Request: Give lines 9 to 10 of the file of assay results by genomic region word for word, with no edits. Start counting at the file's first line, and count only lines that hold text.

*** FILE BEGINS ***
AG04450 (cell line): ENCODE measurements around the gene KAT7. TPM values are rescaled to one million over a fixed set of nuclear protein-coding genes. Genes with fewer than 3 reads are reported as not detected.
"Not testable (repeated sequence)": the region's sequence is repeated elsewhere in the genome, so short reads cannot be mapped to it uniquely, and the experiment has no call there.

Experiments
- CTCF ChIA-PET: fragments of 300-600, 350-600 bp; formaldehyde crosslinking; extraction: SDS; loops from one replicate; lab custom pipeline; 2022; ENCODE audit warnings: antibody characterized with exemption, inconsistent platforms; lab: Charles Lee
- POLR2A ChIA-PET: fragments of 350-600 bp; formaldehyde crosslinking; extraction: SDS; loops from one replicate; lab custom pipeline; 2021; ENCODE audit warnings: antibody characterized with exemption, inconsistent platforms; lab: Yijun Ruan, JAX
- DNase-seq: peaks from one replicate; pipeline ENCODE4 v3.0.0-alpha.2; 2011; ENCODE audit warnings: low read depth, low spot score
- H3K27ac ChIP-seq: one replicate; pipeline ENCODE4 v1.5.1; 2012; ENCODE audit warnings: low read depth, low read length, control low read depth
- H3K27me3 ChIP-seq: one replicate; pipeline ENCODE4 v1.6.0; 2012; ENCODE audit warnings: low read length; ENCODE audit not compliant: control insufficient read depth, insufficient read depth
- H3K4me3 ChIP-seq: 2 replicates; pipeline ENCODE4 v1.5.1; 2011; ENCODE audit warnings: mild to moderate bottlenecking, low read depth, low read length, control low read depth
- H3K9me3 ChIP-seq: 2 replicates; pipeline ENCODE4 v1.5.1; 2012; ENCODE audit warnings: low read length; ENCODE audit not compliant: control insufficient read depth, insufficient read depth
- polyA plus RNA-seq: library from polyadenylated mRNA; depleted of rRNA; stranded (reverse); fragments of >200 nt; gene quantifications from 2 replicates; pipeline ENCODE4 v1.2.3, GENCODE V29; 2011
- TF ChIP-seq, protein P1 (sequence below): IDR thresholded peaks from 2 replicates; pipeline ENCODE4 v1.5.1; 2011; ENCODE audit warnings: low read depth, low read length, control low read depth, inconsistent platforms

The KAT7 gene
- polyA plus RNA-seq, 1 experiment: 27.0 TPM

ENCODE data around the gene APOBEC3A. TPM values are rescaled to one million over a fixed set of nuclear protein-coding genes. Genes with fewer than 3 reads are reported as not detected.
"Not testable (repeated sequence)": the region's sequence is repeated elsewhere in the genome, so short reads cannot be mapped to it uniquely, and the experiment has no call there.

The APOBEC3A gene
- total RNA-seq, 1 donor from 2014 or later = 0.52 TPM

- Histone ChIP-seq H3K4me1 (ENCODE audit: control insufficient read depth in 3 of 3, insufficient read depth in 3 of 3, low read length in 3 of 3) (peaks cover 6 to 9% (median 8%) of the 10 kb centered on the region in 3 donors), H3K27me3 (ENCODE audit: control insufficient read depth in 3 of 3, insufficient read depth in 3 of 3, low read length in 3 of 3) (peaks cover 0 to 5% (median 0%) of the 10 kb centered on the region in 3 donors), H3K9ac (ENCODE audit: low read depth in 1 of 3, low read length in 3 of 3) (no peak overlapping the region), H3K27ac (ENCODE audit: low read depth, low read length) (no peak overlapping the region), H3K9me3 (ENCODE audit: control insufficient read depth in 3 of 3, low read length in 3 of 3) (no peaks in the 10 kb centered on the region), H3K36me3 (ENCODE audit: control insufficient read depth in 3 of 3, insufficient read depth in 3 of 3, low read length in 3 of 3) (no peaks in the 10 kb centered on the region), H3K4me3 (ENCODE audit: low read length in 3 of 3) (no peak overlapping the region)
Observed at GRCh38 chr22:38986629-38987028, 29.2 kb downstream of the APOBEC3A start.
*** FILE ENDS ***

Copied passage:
- H3K4me3 ChIP-seq: 2 replicates; pipeline ENCODE4 v1.5.1; 2011; ENCODE audit warnings: mild to moderate bottlenecking, low read depth, low read length, control low read depth
- H3K9me3 ChIP-seq: 2 replicates; pipeline ENCODE4 v1.5.1; 2012; ENCODE audit warnings: low read length; ENCODE audit not compliant: control insufficient read depth, insufficient read depth